While absolutely refusing to go in for the hyperbole beloved of broadcasters and the like, today's race has the makings of a real cracker.
On the other hand it could prove to be a total disaster.
Understandably, Sebastian Vettel did not look best pleased following yesterday's qualifying session. A mistake early in the session not only ruined a set of tyres, it also clearly broke his rhythm, and the German never fully recovered.
Though he sits alongside Charles Leclerc today, the German, a keen historian when it comes to F1, knows the score with Ferrari. Just as Michael Schumacher was forced out to make room for Kimi Raikkonen, so the Finn was subsequently forced out for Fernando Alonso, the Spaniard eventually moving on in order that a certain German could take his place.
At Maranello it is always a case of, 'the King is dead, long live the King'.
Aware that Leclerc is the young pretender to the Maranello throne, Seb will be on red alert, and we all know how it usually goes when that red alert turns into red mist.
For the sake of all that is good, Vettel must realise that the race cannot possibly be won on the opening lap today, it can only be lost.
On the other side of the grid, we know that Leclerc is learning and thereby prone to mistakes. He is under intense pressure today, but, like Seb, he must appreciate that failing to convert pole into a win is nowhere near as bad as colliding with your teammate, or indeed anyone else.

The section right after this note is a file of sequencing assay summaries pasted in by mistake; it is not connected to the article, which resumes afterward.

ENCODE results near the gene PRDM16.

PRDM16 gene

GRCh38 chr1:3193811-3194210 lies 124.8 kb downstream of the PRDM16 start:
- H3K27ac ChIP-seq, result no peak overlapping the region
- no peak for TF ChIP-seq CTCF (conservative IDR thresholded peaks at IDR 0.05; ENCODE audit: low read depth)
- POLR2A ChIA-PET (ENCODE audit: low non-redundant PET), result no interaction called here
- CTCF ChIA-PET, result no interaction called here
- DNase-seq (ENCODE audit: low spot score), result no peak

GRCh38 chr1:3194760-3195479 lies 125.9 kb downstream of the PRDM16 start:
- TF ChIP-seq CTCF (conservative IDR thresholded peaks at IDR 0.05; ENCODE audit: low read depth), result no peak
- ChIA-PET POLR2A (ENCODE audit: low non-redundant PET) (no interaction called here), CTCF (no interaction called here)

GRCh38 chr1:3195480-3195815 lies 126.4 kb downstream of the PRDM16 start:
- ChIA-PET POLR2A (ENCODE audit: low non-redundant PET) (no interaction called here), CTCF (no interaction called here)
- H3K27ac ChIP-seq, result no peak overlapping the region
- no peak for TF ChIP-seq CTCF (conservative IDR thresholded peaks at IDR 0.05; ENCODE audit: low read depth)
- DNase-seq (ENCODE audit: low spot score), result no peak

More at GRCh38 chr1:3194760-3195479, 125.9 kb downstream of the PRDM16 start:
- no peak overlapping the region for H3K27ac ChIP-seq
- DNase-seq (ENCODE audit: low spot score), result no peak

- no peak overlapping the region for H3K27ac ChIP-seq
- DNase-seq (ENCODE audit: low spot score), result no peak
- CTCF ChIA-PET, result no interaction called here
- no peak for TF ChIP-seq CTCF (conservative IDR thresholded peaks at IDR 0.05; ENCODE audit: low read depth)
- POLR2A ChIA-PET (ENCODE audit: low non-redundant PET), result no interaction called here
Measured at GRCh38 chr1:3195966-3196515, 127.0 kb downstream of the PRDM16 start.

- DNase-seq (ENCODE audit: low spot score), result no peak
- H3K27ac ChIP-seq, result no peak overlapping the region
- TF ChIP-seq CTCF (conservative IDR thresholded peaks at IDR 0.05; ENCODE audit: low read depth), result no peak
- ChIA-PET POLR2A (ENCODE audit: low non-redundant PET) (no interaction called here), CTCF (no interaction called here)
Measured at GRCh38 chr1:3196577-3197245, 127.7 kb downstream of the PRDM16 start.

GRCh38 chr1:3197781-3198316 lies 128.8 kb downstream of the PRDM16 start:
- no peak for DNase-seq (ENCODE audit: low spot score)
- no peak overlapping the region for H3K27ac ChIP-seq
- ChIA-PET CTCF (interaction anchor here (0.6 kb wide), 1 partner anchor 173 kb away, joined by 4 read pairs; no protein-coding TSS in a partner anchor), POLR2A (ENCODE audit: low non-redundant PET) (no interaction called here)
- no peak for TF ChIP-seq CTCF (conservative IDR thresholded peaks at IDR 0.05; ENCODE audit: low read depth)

Ferrari has said that its drivers are free to race, however it has also said the priority will be given to Vettel in the opening phase of the season. What happens today, and how the team reacts, could well decide how the season plays out for the red team.
As if that wasn't enough for the Maranello pair, behind sit the Silver Arrows, who, in many ways, face a situation similar to their Ferrari rivals.
Despite the smiles, Lewis Hamilton was clearly irked by Valtteri Bottas' performance in Melbourne, and throughout the Bahrain weekend, thus far, he has clearly been trying to reassert himself. However, the pace of the Ferraris, the handling of the W10 and Bottas' desire to build on the season opener ensure Toto Wolff will be ket on his twitchy toes this afternoon.
Pity too Max Verstappen, who, in addition to hold on to the back end of the Ferraris and Mercedes, will be under fierce attack from Kevin Magnussen. Indeed, despite his grid penalty, Romain Grosjean should be up there assuming he has no problems at the start, as Haas continues its move up the grid.
The midfield is where the real fun is going to be this afternoon, for while the first lap may provide the initial excitement in terms of the bigger teams, the battle to establish the midfield pecking order could last for much of the race.
A strong qualifying performance sees both McLarens in the top ten, thereby offering the Woking outfit the chance of a double pint finish. However, veteran Kimi Raikkonen is in there, as is Daniel Ricciardo, the Australian free to choose his starting tyres and also keen to establish himself at Renault following a miserable home race.
The Toro Rossos, like the Bulls, have not looked strong this weekend, and appear destined to spend the afternoon battling the Racing Points and those drivers for other teams who are beginning to lose touch with their teammate.
Gasly and Hulkenberg start out of position, and both should be fun to watch on a track that allows overtaking at the best of times, and this year features an extra DRS zone.
The quickest strategy today is to start on the medium tyre for 20 laps, then finish the race on the hard tyre. However, as nobody in the top ten will be starting on the medium, the second-quickest strategy is to start on the softs for 15 laps, then hards to the end.